Statement Heart on the East Side
Updated: Oct 6
The ”Hearts of the East Side” campaign has strived to provide the east side with a little more color, love, and, community. Eleven different artists were granted the supplies and freedom to create a heart with whatever inspiration they deemed fit. The steel heart frames were constructed by an artist with his own heart feature, Todd Campbell. The brains behind the campaign, Selena Souders, helped get the artists together and organized the project.
Artist, Rachel Dickson, got involved with the project during her showcase of the East Austin Studio Tour. She was showcasing at 1102 East and owner of the space, Selena Souders, approached her regarding the heart project.
“I was super excited by the idea of community behind the project,” shared Dickson. “Shortly after I was introduced to the people from the City of Austin and we were able to move forward with plans!”
Dickson has been involved with the east side for several years since she moved there in 2011.
“The first place I lived in Austin was on the east side. I have been a fan of the area since moving here and some of my favorite local establishments are east,” said Dickson.
In addition to living here and creating art, she also owns Native Hostel, a unique hotel experience on east 4th. “It’s been really amazing to be involved in the culture of the east side through that,” added Dickson.
Dickson created her heart installation, which sits in front of Juniper at 2400 E César Chávez St. Originally, at the unveiling of the hearts, Dickson had a different design than what currently sits there today.
“I redesigned my heart in July to align with the current climate of the BLM movement,” said Dickson.
Her heart is titled, “Empathize With Thy Neighbor.” “Much of my work is inspired by grief and empathy, which I believe is incredibly important in community – so I knew I wanted to stick with something in that realm,” remarked Dickson.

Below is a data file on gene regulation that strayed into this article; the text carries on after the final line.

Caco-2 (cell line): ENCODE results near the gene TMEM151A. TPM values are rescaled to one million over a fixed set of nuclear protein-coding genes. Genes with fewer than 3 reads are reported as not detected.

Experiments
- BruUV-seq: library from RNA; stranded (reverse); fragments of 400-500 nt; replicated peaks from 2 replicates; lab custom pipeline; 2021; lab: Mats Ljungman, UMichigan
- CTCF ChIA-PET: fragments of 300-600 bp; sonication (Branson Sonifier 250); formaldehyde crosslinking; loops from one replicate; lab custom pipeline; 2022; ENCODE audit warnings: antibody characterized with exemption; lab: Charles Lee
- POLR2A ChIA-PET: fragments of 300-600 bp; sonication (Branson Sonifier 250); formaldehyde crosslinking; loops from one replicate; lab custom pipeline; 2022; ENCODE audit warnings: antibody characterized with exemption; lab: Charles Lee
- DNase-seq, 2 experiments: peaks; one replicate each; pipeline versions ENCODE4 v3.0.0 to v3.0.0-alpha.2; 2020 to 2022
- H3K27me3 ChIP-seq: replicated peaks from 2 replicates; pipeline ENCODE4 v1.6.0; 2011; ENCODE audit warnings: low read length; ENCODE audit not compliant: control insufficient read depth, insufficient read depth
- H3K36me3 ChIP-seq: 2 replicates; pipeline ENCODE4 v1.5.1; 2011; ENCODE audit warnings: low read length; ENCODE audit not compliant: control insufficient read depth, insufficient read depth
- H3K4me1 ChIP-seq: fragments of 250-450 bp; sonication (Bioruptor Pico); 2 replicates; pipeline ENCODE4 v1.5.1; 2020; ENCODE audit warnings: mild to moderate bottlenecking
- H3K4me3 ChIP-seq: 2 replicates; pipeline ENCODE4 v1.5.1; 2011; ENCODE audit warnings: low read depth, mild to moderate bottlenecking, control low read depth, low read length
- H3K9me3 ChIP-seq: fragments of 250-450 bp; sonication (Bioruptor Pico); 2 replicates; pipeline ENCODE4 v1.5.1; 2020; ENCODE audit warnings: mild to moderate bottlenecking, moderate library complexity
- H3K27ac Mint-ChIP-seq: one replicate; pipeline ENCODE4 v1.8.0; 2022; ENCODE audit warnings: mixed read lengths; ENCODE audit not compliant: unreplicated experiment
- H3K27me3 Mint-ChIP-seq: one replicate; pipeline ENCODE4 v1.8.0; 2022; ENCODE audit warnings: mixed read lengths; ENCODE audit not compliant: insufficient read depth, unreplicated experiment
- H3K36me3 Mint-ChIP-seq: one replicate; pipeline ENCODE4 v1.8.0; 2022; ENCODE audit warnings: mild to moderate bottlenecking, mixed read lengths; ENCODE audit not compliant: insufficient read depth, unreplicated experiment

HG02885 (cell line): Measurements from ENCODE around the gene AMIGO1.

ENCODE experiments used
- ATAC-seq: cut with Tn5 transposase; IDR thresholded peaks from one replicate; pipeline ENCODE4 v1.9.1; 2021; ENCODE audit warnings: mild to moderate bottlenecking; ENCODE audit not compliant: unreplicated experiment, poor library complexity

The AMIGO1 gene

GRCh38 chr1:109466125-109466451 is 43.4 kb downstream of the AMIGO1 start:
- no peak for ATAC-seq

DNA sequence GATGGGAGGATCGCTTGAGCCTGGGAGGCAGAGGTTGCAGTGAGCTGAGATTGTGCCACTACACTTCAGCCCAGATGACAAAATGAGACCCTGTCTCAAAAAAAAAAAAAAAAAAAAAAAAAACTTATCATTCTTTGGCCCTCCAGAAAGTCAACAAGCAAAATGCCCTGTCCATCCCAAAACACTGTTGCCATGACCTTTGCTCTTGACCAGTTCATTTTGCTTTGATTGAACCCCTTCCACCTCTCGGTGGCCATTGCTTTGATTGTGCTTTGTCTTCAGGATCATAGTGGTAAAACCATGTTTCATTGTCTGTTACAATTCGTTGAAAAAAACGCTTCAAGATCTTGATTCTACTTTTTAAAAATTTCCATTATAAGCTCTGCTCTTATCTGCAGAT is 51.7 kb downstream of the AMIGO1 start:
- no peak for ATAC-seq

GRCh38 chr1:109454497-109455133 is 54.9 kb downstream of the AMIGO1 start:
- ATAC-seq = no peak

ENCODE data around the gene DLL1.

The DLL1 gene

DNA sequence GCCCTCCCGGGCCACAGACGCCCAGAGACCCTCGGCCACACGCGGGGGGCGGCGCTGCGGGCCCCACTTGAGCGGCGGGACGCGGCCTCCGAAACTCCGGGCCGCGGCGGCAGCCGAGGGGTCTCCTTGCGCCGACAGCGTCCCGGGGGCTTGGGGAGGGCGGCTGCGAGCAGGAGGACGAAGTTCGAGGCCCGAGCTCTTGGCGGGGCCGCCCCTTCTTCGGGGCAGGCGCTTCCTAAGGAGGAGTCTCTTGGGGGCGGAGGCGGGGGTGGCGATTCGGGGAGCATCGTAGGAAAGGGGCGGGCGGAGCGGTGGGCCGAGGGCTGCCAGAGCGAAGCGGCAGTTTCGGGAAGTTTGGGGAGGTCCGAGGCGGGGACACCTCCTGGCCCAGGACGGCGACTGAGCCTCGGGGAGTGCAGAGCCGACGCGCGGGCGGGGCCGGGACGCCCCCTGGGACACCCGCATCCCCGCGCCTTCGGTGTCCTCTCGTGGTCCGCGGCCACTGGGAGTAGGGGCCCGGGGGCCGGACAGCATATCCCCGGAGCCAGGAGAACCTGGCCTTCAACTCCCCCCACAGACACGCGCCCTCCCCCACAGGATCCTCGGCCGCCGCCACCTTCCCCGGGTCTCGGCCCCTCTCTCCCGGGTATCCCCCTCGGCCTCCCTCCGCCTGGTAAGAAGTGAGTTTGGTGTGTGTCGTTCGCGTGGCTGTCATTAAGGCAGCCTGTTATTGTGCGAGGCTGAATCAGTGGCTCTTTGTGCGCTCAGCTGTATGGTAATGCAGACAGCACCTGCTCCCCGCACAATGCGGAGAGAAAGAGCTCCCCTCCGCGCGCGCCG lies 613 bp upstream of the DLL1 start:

Along with the design on the front, she included a design on the back of the heart.
“It’s an interactive piece of art in which the community can contribute. The premise is that while “loving thy neighbor” may be a stretch, you can certainly empathize with your neighbors,” said Dickson.
The design process for the heart primarily involved paint, Dickson’s most frequented medium. She cut plywood and stretched canvas around it, primed, and varnished.
“For install, I had the help of some concrete workers who created a solid concrete base for my heart. After the wood, plexiglass, and plywood and the solid steel frame my heart was so heavy it took at least three people to move it,” explained Dickson.
Dickson made the heart “hands on” with its viewers, as she provides them the opportunity to write on the back of the heart, adding names and notes of the people they’ve lost in their own lives.
“It’s a reminder to all that we don’t know what our fellow neighbors are going through – grief, tragedy, anything – but a little empathy can go a long way,” expressed Dickson.